Beyond personal stress and anxiety, the volatility found in terms of emotional experiences extends to the range of interpersonal relationships as well. Physical concerns manifest in the form of sleep disturbances, mood swings, and aggression, or even more serious encounters than are similarly expressed as a variety of encounters that claim to be post-traumatic stress disorder. Distortion of body and mind invariably influences one’s disposition so that it becomes second nature perpetuating the individual.
That something as “critically essential” as news consumption could be such a provocative practice for entertaining humans is a shock in itself. But consider the very nature of the news itself, which occurs as it does today, rarely retained in its original essence of reporting and rather ritually repeated in deliberate interpretation, and the path by which it occurs is most certainly set. However, you can learn to deal with news addiction even while you’re still on that buzzing track with the latest happenings.
It can be essential to be more aware of the type of news that we allow ourselves to delve into. The source of the news, as well as its authenticity, must also be carefully considered. Filtering out information as if it’s real and relevant to us can be stressful, but it’s still no match for the degree of anxiety induced by the overbearing nature of headline stress disorder.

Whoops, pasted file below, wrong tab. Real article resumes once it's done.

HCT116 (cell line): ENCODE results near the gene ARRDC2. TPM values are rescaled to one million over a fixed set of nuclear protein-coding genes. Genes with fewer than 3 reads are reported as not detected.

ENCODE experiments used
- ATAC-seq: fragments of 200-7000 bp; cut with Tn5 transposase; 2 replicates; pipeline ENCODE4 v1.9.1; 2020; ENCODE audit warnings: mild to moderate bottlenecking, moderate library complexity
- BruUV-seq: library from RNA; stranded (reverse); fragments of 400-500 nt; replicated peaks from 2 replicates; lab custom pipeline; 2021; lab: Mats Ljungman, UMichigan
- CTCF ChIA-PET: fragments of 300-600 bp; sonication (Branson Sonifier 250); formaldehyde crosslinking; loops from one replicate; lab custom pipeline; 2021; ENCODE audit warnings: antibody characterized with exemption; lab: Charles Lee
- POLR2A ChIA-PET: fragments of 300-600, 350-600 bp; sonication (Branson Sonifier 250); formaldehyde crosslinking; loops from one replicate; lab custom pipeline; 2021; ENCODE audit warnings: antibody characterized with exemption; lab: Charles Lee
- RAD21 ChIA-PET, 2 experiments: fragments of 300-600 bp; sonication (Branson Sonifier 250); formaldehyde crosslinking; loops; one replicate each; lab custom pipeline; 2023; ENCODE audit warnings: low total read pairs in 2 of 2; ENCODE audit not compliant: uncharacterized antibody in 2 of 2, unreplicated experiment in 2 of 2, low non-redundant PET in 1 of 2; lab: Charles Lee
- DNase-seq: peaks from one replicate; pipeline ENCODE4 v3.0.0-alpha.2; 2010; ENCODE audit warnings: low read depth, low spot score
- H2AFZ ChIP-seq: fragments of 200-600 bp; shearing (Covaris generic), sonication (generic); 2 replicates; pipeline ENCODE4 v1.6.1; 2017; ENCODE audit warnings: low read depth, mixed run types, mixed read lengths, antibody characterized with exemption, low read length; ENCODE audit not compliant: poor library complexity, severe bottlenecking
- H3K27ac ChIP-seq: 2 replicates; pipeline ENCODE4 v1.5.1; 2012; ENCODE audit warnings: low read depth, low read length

It is also helpful to have a specific time for news consumption. The amount of time we allow to study them carefully can make a big difference, as we limit the scope of actual access we have to them. The subconscious could keep running for a long time, but at least we wouldn’t be feeding the same distressing information into our minds over and over again.
Specifically exploring more positive and uplifting news that is promising or ones that particularly project the essence of humanity can help counter the excess negativity running rampant at all times.
Resuming another activity that holds our attention will also be a detour from the route infested with threatening exaggeration schemes, for example. And it can also be choosing to discuss with others, rather than debating some of the most troubling bits of what is currently happening to such an extent that it can hardly be ignored. After all, news cannot be completely ignored in the context of socially intelligent human identity, and therefore the importance of headlines cannot be discounted, even in this stressfully stretched space.